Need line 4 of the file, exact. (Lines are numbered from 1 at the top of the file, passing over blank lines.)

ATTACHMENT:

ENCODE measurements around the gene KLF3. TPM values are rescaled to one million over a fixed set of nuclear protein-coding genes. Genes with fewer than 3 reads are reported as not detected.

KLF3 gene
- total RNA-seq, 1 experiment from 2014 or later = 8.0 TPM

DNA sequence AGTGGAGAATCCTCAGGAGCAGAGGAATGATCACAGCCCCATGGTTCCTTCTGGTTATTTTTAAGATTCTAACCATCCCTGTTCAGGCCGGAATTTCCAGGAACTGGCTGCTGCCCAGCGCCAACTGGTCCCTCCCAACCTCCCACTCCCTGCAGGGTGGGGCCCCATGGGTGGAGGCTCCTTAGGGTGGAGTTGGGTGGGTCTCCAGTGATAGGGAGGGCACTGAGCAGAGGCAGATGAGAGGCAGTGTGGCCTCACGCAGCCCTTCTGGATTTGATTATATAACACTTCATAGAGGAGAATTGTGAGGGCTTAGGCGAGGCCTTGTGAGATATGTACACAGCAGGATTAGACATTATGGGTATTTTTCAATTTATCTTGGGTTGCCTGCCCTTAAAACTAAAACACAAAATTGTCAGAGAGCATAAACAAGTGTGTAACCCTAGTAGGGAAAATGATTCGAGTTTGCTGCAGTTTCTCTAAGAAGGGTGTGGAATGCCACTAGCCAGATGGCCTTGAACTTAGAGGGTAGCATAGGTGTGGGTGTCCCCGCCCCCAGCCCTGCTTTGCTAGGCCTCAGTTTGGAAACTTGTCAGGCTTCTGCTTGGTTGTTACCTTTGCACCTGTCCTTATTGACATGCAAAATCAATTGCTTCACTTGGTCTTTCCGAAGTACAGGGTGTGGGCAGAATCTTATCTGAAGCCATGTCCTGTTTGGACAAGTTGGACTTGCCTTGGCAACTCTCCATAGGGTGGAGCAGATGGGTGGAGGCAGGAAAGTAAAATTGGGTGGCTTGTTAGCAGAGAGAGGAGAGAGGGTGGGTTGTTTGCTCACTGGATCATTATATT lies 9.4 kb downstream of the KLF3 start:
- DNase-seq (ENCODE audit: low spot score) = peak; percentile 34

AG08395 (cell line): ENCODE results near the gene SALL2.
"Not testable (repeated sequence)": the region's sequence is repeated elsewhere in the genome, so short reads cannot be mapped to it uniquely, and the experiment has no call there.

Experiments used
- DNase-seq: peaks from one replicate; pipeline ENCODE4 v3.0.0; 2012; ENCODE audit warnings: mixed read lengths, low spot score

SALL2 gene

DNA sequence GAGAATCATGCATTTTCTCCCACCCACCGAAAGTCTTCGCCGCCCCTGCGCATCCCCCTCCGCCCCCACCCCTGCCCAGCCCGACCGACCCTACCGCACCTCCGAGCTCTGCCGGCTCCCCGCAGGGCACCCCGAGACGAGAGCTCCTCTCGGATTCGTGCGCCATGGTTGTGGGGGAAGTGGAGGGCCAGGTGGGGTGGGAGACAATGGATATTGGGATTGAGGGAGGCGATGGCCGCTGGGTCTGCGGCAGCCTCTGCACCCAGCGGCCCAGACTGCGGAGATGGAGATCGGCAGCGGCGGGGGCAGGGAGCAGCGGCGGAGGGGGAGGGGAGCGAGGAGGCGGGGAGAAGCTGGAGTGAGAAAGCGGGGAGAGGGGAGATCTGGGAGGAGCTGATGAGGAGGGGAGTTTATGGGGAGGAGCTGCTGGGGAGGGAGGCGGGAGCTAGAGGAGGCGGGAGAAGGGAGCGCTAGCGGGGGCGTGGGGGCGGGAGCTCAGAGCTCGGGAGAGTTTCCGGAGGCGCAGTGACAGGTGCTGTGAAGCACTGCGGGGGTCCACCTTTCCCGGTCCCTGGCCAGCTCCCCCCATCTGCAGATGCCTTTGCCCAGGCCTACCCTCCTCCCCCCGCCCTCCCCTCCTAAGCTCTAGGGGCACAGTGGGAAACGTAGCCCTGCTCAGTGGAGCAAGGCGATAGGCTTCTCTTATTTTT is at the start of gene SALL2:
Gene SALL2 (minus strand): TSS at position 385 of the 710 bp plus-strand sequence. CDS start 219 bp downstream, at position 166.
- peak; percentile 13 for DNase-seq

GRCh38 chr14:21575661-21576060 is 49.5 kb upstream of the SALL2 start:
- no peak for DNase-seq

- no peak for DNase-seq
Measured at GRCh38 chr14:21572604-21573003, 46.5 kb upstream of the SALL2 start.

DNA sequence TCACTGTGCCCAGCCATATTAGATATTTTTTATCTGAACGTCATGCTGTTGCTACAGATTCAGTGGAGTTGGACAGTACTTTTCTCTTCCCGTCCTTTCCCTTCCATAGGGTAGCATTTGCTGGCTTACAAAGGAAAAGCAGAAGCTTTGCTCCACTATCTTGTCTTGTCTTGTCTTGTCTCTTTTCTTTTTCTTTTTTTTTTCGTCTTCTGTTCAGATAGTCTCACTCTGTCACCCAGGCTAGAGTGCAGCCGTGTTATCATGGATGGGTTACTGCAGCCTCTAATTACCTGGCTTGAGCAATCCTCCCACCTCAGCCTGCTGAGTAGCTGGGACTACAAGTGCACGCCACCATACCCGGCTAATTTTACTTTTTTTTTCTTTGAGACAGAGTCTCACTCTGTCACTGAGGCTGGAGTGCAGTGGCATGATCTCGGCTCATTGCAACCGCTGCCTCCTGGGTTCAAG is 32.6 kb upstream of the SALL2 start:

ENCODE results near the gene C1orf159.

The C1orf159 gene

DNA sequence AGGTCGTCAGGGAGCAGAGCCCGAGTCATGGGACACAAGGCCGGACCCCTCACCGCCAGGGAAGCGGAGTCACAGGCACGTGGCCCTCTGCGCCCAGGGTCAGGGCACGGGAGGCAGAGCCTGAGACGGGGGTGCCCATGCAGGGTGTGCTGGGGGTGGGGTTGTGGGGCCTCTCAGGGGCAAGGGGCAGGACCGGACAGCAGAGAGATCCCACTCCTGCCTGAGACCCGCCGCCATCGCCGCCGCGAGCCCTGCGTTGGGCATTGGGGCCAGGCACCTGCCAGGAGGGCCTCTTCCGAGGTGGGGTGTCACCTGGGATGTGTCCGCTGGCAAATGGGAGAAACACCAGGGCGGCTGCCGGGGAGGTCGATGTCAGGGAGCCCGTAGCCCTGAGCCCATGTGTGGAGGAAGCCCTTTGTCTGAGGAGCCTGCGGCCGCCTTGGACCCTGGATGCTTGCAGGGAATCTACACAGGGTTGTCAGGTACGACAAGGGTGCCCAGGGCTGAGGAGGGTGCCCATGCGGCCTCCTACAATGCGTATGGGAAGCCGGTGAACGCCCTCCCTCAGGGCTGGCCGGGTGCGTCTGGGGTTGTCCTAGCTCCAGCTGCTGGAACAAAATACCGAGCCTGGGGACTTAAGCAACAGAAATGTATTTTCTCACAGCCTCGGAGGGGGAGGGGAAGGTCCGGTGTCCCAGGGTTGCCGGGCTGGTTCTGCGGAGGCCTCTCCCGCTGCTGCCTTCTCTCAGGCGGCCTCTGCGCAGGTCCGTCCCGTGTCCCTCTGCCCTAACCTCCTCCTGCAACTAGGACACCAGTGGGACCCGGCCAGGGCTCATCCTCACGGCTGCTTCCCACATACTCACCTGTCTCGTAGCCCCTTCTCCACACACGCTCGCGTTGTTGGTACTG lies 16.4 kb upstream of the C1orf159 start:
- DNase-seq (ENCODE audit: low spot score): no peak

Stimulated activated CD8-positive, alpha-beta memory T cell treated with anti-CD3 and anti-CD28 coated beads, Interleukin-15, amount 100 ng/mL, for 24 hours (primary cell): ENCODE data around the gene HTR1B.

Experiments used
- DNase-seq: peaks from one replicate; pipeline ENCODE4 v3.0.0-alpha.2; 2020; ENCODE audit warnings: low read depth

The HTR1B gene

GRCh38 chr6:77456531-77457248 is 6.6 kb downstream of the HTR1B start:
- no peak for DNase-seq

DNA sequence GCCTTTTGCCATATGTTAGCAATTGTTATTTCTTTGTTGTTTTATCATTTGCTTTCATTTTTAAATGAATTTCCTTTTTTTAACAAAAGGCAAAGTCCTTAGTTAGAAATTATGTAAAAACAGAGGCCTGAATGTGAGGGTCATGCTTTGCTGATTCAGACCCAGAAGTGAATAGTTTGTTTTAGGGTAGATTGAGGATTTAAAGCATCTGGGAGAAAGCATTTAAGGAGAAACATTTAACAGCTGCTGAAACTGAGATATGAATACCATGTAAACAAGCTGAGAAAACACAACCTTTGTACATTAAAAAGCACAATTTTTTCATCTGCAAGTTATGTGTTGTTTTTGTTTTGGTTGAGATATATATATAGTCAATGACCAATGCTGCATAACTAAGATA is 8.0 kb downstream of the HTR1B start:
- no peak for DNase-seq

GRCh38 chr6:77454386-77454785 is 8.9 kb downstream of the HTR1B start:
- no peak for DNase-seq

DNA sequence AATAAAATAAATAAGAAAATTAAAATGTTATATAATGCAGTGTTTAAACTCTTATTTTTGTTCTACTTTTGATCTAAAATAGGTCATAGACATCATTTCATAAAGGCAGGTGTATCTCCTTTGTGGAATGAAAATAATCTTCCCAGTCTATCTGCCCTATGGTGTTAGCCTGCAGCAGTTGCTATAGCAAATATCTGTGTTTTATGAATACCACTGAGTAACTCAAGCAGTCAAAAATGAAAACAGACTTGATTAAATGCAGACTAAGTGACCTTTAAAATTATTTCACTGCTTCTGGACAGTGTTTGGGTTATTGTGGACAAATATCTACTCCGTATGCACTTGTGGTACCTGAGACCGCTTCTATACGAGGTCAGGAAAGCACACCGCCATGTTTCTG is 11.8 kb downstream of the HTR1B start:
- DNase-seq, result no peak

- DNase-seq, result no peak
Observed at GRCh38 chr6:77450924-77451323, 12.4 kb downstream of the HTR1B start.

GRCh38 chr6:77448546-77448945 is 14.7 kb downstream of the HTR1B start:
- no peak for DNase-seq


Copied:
DNA sequence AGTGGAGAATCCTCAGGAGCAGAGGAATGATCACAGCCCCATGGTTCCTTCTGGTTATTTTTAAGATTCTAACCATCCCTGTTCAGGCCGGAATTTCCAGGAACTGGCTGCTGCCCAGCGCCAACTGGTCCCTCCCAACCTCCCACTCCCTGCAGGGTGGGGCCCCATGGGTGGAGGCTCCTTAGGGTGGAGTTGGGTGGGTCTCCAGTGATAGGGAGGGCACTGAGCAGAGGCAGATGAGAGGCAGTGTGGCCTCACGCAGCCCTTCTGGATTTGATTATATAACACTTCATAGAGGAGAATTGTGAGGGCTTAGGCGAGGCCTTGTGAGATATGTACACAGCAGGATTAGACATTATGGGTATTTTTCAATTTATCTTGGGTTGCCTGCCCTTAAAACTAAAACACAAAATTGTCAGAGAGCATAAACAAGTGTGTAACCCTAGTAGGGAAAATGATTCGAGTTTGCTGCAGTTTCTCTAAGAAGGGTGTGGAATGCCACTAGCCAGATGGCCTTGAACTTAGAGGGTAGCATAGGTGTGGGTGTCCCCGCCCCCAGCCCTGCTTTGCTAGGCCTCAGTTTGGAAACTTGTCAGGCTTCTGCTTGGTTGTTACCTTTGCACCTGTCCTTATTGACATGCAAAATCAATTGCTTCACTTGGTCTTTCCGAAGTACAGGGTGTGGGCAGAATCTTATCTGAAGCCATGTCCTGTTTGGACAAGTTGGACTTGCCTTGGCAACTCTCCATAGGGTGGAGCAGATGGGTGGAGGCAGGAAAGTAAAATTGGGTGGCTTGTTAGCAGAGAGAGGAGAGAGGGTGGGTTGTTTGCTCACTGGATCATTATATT lies 9.4 kb downstream of the KLF3 start: